Wilson Auditory Brainstem Implant Program

Our Auditory Brainstem Implant program was founded in 2008 with a generous donation from Helene and Grant Wilson.

Our team is comprised of pediatric and adult skull base surgeons, audiologists, neurologists, and scientists from Mass. Eye and Ear and Mass General. We provide audiologic, medical, and surgical support (including hearing aids, cochlear implants, and auditory brainstem implants) for patients who have Neurofibromatosis Type 2 (NF2). Many of our patients are seen both in the NF clinic at Mass General as well as at Mass. Eye and Ear.

We also care for infants, children, and adults who do not have NF2, but have deafness from conditions that do not allow for successful cochlear implant surgery. These patients may have severe congenital malformation of the inner ear (no hearing nerve or cochlea), scarring of both inner ears due to infection or meningitis, otosclerosis, injury to the hearing nerve or inner ear from a severe skull fracture, or auditory neuropathy/dyssynchrony (AN/AD).

We are currently conducting the only FDA-regulated clinical trial in the US for adult deaf patients who do not have NF2 to receive the ABI.

A second study for pediatric patients who are deaf but do not have NF2 to receive the ABI was approved in May 2013.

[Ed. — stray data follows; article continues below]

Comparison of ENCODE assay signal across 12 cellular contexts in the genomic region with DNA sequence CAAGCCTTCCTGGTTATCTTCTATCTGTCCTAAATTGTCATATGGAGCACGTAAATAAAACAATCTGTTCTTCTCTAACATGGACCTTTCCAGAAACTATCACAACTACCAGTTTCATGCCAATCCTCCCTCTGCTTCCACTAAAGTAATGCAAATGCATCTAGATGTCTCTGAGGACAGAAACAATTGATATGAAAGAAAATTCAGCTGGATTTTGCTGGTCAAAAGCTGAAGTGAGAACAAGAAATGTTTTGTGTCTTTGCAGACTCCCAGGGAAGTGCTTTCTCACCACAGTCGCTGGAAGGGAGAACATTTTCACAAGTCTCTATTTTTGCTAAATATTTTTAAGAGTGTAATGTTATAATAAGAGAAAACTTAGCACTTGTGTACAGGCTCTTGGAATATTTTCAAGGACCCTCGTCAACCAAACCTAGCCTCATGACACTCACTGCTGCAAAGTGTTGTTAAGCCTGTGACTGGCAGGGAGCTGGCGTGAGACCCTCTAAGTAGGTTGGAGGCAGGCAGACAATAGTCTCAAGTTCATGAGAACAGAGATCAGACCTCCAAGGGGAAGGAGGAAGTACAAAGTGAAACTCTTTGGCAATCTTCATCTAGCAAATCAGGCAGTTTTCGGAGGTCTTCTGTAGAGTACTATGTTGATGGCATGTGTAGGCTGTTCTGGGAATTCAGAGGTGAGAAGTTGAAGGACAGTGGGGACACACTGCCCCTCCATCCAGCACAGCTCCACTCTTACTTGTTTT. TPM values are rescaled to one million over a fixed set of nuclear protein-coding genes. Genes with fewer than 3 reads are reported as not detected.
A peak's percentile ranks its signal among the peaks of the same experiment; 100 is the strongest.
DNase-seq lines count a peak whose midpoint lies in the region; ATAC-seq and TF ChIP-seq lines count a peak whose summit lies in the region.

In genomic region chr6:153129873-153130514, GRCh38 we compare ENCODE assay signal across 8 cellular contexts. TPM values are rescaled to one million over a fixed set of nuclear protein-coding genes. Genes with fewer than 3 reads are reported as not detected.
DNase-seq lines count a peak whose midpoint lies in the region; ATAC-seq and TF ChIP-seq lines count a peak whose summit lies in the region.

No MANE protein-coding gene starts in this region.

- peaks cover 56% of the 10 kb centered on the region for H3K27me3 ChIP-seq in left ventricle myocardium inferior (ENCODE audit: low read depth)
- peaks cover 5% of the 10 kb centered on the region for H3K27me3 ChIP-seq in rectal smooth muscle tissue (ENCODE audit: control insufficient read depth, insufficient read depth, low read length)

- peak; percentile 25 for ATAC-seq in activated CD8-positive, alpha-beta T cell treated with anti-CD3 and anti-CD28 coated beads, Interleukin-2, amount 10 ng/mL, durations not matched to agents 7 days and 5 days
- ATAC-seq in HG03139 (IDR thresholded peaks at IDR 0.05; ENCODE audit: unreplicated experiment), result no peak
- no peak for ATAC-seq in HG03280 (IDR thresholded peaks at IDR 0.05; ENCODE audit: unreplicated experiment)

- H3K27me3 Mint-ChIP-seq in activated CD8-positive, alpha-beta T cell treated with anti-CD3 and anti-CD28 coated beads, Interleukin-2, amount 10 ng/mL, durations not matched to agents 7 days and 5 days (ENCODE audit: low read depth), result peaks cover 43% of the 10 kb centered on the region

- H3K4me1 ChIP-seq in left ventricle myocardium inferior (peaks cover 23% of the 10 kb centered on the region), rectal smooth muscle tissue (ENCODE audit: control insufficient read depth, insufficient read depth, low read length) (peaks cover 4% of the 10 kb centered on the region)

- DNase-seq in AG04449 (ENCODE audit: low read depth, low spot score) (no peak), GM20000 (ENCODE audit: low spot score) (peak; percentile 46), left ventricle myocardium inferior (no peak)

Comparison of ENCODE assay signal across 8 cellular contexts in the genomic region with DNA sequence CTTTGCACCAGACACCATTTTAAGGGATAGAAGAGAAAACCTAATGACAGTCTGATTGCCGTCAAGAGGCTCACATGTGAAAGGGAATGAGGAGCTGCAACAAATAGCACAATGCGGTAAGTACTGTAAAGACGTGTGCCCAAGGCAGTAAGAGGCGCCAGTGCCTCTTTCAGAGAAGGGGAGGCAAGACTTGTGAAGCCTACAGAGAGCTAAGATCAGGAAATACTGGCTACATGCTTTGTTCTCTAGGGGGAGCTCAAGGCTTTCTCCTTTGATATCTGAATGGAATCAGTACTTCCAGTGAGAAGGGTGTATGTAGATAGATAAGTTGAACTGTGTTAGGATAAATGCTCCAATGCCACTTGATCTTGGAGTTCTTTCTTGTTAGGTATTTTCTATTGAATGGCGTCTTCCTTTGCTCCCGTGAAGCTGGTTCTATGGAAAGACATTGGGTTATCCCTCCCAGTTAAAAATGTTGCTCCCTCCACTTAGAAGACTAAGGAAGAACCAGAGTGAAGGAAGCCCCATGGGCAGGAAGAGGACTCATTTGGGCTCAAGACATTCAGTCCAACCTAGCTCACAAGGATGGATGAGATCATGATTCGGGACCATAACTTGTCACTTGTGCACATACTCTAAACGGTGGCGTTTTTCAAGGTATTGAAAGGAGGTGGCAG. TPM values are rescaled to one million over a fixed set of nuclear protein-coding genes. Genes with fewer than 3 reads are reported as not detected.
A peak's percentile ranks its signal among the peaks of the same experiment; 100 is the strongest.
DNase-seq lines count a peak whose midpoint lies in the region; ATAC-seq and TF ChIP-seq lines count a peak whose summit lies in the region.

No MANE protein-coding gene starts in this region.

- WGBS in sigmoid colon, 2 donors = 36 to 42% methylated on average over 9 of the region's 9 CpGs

Contact:

Daniel J. Lee, MD, FACS
Director, Pediatric Ear, Hearing, and Balance Center
Director, Wilson Auditory Brainstem Implant Pr
ogram

Email: abi@meei.harvard.edu
Phone: 617-573-3130

Department of Otolaryngology
Harvard Medical School
Massachusetts Eye and Ear

243 Charles Street, Boston MA 02114-3096

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Above: The three sets of images demonstrate the auditory brainstem implant system that is currently regulated for use in the US by the FDA. It resembles the cochlear implant except that the electrode is a flat paddle that is placed on the cochlear nucleus of the auditory brainstem to provide hearing sensations to the pediatric and adult ABI recipient. Candidates for the ABI are deaf and cannot receive the cochlear implant due to injury or absent auditory nerve or cochlea.